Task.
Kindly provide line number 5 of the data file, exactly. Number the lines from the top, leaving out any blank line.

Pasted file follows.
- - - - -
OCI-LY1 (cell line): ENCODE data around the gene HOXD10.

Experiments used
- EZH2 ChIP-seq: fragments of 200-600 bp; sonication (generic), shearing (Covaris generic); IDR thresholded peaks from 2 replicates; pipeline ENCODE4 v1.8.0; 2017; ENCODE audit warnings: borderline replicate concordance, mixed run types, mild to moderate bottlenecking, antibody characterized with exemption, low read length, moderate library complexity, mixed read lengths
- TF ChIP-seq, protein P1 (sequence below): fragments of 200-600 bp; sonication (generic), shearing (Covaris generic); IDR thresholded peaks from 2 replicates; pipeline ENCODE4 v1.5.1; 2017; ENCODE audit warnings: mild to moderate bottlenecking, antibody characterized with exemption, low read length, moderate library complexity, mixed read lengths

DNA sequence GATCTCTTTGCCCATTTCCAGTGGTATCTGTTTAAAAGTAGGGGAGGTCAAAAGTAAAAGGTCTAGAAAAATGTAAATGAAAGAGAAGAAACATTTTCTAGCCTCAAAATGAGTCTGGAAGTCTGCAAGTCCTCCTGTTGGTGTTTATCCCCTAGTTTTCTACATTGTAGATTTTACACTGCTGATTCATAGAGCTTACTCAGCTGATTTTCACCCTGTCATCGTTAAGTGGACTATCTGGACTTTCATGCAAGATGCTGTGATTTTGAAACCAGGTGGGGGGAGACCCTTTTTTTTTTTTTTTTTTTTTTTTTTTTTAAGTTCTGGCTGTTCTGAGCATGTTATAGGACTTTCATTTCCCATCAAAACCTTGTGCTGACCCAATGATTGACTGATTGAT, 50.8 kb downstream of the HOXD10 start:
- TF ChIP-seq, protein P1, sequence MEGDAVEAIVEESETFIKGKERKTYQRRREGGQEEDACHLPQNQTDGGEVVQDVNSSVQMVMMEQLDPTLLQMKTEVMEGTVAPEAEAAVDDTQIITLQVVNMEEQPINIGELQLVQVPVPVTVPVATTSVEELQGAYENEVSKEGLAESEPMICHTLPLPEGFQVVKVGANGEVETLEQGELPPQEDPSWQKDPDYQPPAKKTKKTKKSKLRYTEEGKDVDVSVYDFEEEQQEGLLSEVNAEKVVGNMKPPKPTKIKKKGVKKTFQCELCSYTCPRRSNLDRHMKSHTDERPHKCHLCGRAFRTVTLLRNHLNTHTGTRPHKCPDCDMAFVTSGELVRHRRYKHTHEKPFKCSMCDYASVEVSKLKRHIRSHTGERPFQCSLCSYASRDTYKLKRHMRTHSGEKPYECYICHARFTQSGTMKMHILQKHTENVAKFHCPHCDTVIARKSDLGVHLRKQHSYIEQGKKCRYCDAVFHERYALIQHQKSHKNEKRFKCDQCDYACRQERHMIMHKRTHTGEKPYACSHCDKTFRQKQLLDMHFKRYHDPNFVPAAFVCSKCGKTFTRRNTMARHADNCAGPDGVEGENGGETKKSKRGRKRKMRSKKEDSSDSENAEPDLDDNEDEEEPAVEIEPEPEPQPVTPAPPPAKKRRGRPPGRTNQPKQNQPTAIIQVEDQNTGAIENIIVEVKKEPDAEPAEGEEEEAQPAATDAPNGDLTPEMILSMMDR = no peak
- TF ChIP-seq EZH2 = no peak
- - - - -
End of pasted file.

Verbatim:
DNA sequence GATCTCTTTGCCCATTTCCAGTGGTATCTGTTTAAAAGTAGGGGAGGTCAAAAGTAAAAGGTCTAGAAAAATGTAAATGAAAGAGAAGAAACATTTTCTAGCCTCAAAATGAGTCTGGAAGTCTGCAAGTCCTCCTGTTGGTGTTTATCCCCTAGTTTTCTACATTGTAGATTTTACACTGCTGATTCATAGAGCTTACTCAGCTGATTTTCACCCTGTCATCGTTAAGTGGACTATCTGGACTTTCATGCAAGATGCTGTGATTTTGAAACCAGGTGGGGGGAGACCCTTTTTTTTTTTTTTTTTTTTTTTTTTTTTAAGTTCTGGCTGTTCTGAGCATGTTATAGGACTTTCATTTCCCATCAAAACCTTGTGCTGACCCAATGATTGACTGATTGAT, 50.8 kb downstream of the HOXD10 start: